Bartosh: Radio signal quality plays a key role in determining the throughput speed for subscribers. Since the distance to the small cells is normally less than 25 metres, the radio signal quality is dramatically improved. In addition, next generation small cells use twice the modulation rate as current macro sites. As a result of this dynamic, subscribers will typically experience increased speeds by up to a factor 10.
CommsMEA: What does this hidden traffic mean for operators in terms of growth?
Aslam: Capturing the hidden traffic will allow operators to capture missing revenues, not only that but provide excellent customer experience everywhere which is the key of growth.
Al Balooshi: The increased demand of quality data services and the high competition is a challenge but at the same time an opportunity for the operators to increase customer loyalties and to insure that customer expectations are always exceeded. Deploying small cells and being closer to the user will definitely let the users feel that full attention and special experience is provided to them. This will lead to more usage of the services while enjoying the high speed and high availability of the services and at the same time satisfied users can act as ambassador for the operators spreading this satisfaction to others. This will increase the traffic growth, users growth and so the revenue.
Khodeir: In a recent Ericsson study in major cities such as Istanbul and Dubai, it was determined that approximately 70% of the traffic is delivered over WiFi; much of which is not monetised. The majority of this traffic is happening indoor over small cells and represents a 13-15 time expected increase in traffic between now and 2020. This is a substantial growth opportunity and operators with the right small cell strategy can capitalise on capturing this traffic and associated revenues.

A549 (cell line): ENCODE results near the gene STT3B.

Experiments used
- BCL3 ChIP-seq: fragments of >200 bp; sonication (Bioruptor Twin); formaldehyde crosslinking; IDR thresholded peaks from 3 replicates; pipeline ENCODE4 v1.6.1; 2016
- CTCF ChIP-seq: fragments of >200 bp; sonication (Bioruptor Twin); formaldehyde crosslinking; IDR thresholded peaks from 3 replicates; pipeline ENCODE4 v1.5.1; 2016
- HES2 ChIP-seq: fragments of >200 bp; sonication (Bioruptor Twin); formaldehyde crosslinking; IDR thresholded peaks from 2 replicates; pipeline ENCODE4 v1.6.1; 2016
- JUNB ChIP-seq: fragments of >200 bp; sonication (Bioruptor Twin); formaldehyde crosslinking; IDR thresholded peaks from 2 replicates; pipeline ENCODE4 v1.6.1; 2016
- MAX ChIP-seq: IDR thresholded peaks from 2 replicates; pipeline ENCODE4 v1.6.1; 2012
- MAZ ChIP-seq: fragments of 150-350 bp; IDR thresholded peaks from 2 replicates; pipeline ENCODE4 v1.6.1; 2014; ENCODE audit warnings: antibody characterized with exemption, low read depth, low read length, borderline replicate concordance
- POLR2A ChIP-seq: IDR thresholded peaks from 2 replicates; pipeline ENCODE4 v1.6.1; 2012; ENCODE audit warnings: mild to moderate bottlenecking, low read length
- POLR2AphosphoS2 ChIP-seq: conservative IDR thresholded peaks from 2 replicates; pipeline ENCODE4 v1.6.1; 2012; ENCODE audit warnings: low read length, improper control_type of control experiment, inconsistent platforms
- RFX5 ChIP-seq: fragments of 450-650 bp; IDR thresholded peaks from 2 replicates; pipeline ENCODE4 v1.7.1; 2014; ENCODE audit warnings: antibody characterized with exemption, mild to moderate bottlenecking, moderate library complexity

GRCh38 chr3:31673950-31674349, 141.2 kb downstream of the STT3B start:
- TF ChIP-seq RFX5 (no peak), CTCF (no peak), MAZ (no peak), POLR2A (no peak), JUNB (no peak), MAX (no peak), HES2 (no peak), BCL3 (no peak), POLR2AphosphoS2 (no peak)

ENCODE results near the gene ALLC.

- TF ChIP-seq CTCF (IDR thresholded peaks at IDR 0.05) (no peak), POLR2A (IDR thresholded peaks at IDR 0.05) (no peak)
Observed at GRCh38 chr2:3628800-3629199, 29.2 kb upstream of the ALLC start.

Bartosh: Hidden traffic often refers to indoor traffic, a significant amount of which, over 50%, is already off-loaded via WiFi. For the remaining share of hidden traffic, the increase enabled by small cells is not only dependent on network quality but also on the commercially available data packages. Overall, we feel that the customer experience will improve significantly as traffic across the mobile grid could grow between 30% and 50% based on BCG project experience from piloting different approaches for small cell deployment with operators.
CommsMEA: What challenges are operators facing when acquiring sites to place small cells? How can they tackle this challenge?
Aslam: The main challenge lies in the approvals building of municipalities and buildings owners for installing the small cells, and for tackling this there are several new form factors developed by the small cells suppliers to make its visually appealing also using some camouflage solutions for the small cells making it hardly visible by the crowd, making it more appealing to municipalities and building owners to approve the concept.
Moya: Small cells site acquisition is a complex topic. Small cells deployments are (by definition) done mainly in urban areas. Therefore in many cases, they require camouflage, and in Nokia, we have already been working in such solutions, for outdoor applications. There are already several small cells installed in our region in light poles, advertisement panels, or camouflaged in walls. The size of this equipment makes these solutions feasible in almost every case. In the case of indoor small cells, their deployment is not different to that of a wireless LAN router, in any kind of building. It’s clear that small cells are very flexible for any kind of site solution; however the speed of their implementation can represent a challenge for operators, depending on how easy site acquisition is done in each country.